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To Sniff Out Childhood Allergies, Researchers Head To The Farm

Contact with animals and dirty environments may be one reason farm kids are less likely to get allergies, researchers say.
Contact with animals and dirty environments may be one reason farm kids are less likely to get allergies, researchers say.

Allergies are on the rise these days, especially in children. Nearly half of all kids are now allergic to something, be it food, animals, or plants. Federal health officials say that rate is two to five times higher than it was 30 years ago.

And as researchers are trying to understand why, they're increasingly looking at kids who grow up on farms.

The leading theory behind the uptick in childhood allergies, says Andy Nish, a physician with a private practice in Gainesville, Ga., is the hygiene hypothesis. Paradoxically, the theory goes, we're too clean.

"It looks like with our modern conditions and cleanliness that we have fewer and fewer germs to fight off," Nish says. Our immune systems protect us by learning to fight off foreign invaders, whether they're harmless or not. We can't train our defenses if we don't get exposed. And if you're allergic to one thing, you're likely allergic to a number of things.

Take 16-year-old Casey, one of Nish's patients, who recently went in for a routine check-up. Nish says Casey has a host of allergic diseases, including hay fever, asthma, and eczema that's gotten milder as he's aged. "He's definitely an example of someone who is allergic," Nish says.

Nish peers into Casey's ears and mouth, and checks his neck for lymph nodes. He's looking for the telltale signs of allergy: runny nose; itchy, watery eyes; sneezing. Casey's nose is a bit congested, but it's not too bad.

Casey's allergies include dust mites, cats, and certain grasses and weeds. The hygiene hypothesis suggests that Casey's immune system never learned how to deal with those natural substances – hence the allergies. And the theory is bolstered by evidence from farms.

Studies show children who live on farms have low rates of allergies. Dr. Mark Holbreich, an allergist in Indianapolis and a fellow of the American Academy of Allergy, Asthma and Immunology, calls it "the farm effect."

Holbreich recently did a study, published in the Journal of Allergy and Clinical Immunology, which found very low rates of allergies among Amish children living on farms in Indiana. He says the reason may be because the children get exposed very early on to dirty environments, and to a variety of dust and germs. Even young kids are often in the barn, working with animals, and drinking raw milk.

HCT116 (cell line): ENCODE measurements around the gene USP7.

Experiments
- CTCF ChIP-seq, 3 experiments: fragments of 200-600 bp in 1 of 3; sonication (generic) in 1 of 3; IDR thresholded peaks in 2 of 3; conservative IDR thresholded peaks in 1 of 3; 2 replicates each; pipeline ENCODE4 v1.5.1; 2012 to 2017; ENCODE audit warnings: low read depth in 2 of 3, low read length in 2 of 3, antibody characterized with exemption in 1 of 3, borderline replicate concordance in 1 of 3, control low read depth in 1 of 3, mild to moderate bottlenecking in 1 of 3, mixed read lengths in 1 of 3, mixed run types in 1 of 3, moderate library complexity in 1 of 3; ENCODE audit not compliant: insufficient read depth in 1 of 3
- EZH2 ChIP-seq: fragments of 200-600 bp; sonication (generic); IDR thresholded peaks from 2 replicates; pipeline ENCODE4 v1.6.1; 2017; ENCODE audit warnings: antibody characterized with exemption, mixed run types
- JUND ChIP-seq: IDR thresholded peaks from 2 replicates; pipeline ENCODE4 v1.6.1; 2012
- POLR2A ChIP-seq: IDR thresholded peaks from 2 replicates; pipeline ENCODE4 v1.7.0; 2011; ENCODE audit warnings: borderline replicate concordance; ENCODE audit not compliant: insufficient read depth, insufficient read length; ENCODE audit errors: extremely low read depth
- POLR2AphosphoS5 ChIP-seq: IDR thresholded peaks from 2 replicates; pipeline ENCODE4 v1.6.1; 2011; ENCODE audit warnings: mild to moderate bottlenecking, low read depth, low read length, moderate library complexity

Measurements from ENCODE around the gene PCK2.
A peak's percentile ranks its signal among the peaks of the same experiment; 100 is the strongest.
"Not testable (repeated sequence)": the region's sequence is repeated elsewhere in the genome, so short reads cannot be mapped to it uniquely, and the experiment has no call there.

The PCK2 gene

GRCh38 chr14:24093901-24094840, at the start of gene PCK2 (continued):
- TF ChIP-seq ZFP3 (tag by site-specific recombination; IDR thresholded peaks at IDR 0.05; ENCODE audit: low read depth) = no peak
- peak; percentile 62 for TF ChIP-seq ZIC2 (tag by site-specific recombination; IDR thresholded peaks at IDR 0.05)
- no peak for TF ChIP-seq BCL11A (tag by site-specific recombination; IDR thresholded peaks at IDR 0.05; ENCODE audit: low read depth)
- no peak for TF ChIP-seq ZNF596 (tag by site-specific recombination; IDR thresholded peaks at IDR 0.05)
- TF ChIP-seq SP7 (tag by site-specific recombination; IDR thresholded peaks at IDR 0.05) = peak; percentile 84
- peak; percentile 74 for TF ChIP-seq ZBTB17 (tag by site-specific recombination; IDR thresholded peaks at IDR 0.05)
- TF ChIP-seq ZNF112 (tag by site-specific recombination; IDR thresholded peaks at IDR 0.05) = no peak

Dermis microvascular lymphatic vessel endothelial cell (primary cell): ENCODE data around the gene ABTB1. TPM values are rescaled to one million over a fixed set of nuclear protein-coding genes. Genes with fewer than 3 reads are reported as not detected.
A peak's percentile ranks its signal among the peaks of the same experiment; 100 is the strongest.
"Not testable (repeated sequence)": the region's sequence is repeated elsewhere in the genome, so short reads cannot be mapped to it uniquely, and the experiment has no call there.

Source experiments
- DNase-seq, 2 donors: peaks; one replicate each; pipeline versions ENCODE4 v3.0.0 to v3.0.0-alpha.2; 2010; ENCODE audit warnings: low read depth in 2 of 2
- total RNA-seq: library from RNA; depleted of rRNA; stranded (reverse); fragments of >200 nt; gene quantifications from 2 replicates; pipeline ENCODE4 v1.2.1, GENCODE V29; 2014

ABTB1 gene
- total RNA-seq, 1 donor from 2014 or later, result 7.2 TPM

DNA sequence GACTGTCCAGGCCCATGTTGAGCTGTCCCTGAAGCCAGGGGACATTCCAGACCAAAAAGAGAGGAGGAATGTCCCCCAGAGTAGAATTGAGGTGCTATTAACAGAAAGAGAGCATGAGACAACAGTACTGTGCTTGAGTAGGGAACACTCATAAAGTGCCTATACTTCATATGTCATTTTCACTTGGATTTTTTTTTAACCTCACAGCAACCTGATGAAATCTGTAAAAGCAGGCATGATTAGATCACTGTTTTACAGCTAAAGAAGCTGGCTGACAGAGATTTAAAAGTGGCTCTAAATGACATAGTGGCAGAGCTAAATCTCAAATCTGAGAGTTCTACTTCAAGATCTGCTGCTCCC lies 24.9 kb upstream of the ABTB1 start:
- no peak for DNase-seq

"We think there's something about milk," Holbreich says. "That's key, along with exposure to large animals, particularly cows."

Scientists don't know exactly what it is in raw milk, or in the barn, or on the cows, that helps boost the immune system. They're researching that now. But Holbreich cautions against drinking raw milk or serving it to your child. It contains too many dangerous, disease-causing bacteria.

There are other theories about why allergies are rising. Taking antibiotics early in life may be a factor. Tightly constructed homes with little ventilation may foster allergies. And today people stay inside for longer periods of time, not exposing themselves to the great outdoors.

But if you have allergies, Nish says, you shouldn't despair. "There's good treatment out there and there's no need to suffer," he says.

There's a host of medications to treat symptoms. Antibiotics are commonly prescribed. There are over the counter anti histamines and decongestants. And there's a nasal steroid spray, which Nish says can help to decrease inflammation in your nose. Studies show the spray benefits some patients.

But the closest thing to a cure, says Nish, is allergy shots – that is, injections of the actual allergic substance. They're given in small doses, he says, "to sneak it past the immune system," and slowly build up the body's tolerance to the substances that cause allergies.

After a few months, allergies are usually under control. And, after a few years, patients can usually stop the shots altogether.

Copyright 2021 NPR. To see more, visit https://www.npr.org.

Award-winning journalist Patti Neighmond is NPR's health policy correspondent. Her reports air regularly on NPR newsmagazines All Things Considered, Morning Edition, and Weekend Edition.